Are you planning a trip to Thailand? If so, you might want to invest in a PM2.5 filtering face mask. You’re going to need it.

A toxic cloud is smothering Bangkok, forcing the closure of 400 schools and flooding hospitals with residents who are sneezing and coughing up blood. The culprit is the unhealthy level of air pollution which two weeks ago reached a high of 170 according to The World Air Quality Index.

In Bangkok, the government is busy treating the symptoms rather than the causes of the air quality crisis. Telling students to stay home from school, encouraging people to wear facial masks and hosing down the streets does nothing to enact meaningful, systemic change. The logic is equivalent to someone using a plaster to fix a hole in a sinking ship.

This comparison might sound dramatic, but the WHO has identified Air Pollution as the next ‘smoking’ in terms of the risk it poses to public health. Nine in ten people globally breathe dirty air resulting in an estimated 7million unnecessary deaths each year. A 2018 study by the BMJ linked exposure to dirty air with the development of dementia and cognitive defects. A further study found the first evidence that particulates can pass through a pregnant mother’s lungs and lodge in their placenta, harming unborn children.

The UK media tends to point the finger at developing countries such as China and India, but the problem is global. In September this year, the Swedish Company BlueAir donated nine air purifiers to a school in Holborn. Normally BlueAir only donate filters to air pollution ‘blackspots’ (such as India, Korea and China), but they made an exception after dangerous levels of particulate pollution were found in every classroom in the school.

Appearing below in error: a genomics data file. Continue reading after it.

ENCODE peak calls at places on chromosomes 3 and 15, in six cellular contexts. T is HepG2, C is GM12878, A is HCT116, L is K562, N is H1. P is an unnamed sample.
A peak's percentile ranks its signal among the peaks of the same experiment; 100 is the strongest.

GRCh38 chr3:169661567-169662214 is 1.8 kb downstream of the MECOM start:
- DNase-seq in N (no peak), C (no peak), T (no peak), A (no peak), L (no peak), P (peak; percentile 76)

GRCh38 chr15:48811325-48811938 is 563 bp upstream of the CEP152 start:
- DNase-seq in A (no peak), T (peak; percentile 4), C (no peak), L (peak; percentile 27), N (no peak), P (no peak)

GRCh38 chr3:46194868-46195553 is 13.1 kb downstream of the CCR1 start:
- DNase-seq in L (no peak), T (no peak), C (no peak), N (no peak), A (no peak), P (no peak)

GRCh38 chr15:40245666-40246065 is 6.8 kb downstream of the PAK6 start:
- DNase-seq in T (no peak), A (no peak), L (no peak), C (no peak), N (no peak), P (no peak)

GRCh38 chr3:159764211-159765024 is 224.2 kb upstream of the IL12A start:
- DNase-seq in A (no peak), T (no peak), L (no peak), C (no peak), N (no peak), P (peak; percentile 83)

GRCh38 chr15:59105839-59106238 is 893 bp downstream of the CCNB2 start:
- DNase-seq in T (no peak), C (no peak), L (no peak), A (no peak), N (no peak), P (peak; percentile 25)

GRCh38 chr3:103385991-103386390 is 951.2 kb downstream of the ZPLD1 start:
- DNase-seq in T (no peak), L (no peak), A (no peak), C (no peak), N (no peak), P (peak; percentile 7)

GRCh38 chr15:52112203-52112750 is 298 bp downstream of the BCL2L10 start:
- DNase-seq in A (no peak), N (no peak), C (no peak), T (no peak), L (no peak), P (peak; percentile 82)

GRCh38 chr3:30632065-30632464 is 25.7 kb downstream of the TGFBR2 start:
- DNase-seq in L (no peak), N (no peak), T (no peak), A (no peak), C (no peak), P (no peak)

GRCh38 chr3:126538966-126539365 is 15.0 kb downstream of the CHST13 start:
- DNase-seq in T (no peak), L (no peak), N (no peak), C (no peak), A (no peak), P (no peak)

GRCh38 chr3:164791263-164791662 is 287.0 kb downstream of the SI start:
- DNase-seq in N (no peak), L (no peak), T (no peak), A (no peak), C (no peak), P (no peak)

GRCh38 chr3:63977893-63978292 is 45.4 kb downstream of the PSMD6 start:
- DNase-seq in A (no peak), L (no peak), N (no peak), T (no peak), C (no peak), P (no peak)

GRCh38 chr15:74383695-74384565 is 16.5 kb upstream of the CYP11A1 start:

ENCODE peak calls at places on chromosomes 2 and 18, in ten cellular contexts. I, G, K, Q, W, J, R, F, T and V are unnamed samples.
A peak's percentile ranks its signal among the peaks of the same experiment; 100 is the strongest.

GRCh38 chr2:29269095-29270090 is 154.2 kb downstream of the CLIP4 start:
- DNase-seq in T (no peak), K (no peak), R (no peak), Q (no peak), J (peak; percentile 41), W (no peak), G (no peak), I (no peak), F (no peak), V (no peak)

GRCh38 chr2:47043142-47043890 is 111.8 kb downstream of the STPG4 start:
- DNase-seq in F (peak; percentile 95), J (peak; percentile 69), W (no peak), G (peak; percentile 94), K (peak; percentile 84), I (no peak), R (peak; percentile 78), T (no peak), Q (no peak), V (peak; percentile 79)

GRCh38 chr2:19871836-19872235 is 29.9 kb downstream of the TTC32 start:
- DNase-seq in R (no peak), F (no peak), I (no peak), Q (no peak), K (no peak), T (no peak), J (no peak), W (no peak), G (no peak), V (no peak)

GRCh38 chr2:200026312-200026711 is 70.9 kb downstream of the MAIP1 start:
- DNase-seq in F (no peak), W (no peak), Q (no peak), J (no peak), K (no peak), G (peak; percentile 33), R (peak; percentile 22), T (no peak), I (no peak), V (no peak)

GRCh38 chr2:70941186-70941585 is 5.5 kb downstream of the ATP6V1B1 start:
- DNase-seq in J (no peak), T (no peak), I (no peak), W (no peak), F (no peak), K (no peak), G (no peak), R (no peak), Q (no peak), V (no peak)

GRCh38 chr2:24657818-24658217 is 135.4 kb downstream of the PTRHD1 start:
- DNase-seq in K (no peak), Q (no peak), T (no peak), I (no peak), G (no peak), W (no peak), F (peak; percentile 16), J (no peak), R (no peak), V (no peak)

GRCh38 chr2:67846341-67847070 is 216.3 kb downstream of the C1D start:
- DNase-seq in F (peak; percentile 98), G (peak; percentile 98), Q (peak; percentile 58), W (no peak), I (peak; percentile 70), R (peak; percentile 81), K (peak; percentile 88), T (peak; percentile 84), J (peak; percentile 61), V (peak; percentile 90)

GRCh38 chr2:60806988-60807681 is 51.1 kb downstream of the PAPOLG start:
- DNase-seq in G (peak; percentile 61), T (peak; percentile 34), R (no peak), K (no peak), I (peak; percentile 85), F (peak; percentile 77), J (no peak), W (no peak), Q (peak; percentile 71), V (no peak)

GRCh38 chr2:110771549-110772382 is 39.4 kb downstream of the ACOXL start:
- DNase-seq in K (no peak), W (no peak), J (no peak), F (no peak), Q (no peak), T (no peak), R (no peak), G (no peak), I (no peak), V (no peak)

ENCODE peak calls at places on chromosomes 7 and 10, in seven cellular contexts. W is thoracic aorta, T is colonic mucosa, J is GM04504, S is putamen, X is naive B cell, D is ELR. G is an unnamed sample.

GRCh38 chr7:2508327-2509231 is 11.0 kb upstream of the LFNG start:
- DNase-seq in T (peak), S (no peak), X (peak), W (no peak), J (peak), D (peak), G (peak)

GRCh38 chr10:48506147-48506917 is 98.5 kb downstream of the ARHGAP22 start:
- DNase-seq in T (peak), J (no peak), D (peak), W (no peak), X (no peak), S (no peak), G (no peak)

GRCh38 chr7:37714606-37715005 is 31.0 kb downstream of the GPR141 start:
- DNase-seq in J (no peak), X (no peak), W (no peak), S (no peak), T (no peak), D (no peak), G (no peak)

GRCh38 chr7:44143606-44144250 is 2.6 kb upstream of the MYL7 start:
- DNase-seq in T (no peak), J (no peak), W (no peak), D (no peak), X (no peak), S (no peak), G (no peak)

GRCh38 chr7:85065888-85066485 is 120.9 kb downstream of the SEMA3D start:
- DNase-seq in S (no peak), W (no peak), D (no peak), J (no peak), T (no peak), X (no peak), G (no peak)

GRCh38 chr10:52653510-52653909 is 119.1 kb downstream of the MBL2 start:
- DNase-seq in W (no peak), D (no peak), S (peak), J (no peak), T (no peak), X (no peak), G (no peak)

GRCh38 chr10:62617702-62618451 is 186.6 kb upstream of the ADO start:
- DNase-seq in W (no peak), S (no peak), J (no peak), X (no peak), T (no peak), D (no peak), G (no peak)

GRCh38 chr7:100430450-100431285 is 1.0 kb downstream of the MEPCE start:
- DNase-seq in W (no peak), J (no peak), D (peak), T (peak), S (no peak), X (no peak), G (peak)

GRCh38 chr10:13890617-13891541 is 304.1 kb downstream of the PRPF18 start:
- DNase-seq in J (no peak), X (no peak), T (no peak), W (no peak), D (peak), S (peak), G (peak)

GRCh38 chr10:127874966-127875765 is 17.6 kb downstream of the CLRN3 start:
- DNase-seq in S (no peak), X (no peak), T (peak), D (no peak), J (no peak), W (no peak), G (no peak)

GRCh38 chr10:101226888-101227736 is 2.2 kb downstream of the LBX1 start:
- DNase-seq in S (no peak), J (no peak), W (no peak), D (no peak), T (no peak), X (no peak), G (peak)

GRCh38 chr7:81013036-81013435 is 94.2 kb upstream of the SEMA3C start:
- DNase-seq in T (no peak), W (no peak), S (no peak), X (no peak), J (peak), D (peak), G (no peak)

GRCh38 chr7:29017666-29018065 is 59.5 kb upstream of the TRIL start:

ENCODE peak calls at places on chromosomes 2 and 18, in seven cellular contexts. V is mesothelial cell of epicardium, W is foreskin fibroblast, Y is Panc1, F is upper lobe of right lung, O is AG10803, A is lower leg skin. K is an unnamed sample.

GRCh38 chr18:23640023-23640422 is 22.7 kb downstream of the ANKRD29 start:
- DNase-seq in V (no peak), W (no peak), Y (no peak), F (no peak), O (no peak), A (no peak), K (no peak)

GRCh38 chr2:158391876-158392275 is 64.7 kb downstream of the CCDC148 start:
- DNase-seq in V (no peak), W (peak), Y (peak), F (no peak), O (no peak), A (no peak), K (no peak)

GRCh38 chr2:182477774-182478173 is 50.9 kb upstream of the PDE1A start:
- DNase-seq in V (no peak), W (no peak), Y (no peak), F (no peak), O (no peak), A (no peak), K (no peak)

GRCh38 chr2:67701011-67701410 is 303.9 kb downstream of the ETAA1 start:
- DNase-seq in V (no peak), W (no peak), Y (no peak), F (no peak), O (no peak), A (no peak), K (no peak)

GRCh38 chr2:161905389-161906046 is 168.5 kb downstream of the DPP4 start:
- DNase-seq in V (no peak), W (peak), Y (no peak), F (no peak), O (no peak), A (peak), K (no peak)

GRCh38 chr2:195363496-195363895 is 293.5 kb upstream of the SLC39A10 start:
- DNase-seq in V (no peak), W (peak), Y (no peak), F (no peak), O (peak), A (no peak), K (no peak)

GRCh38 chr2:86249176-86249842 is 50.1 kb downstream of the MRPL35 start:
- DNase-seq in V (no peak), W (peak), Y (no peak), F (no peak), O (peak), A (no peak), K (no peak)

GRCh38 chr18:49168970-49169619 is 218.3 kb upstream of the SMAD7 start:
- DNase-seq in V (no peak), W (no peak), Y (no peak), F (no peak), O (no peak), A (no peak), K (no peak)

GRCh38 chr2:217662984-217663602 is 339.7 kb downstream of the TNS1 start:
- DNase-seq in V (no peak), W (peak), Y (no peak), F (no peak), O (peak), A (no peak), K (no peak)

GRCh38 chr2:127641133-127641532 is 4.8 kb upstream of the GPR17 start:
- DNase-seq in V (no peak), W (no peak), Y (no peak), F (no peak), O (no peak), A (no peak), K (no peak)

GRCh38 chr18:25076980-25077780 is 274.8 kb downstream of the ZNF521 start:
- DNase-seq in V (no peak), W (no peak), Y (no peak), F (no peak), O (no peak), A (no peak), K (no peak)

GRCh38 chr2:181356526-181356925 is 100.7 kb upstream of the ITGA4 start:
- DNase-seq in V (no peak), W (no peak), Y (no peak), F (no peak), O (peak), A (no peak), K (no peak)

Like in Thailand, the UK government’s response to the Air Quality challenge has proved inadequate to the task. The Environment Secretary, Michael Gove wants to halve the number of people living in areas with unsafe air pollution levels by 2025- a target which is hardly progressive given that 90% of people living in greater London are exposed to levels of air pollution above WHO guidelines. While Norway plans to ban all new sales of petrol and diesel vehicles (the main culprits for poor urban air quality) by 2025, and India by 2030, the UK is lagging behind with a target of 2040.

It’s time that the government take the problem seriously by setting more ambitious targets.
Their negligence feels even more callous given that exposure to unclean air is linked to class. Take the case of Ella Kissi-Debrah, a nine-year-old girl from Lewisham who died from acute respiratory failure and asthma in 2013. An inquest into Ella’s death found a ‘striking association’ between Ella’s hospital admissions and recorded spikes in nitrogen dioxide (NO2) and PM10s. In London, property prices tend to fall closer to heavily trafficked areas and it is believed that Ella’s condition was made worse by frequently walking to school along London’s South Circular Road.

When the UK leaves the EU we will lose the legal infrastructure currently used to hold ministers to account when environmental standards are not met. Without the EU commission to take enforcement action the government’s proposed Environment Bill will establish an Environmental Watchdog after Brexit. The watchdog will lack clear legislative powers, but will be required to take the ‘costs and benefits of action and inaction’ into account when environmental standards are found to have been breached. Needless to say, financial expediency is set to win out over public health.

It is vital that awareness is raised about the risks posed by unclean air so that pressure will continue to be put on the government by the public and opposition leaders. Urgent multilateral action is needed to set global standards for Air Quality and develop cleaner fuel alternatives to power vehicles. Whether you’re living in London, Bangkok or elsewhere everyone deserves to breathe clean air.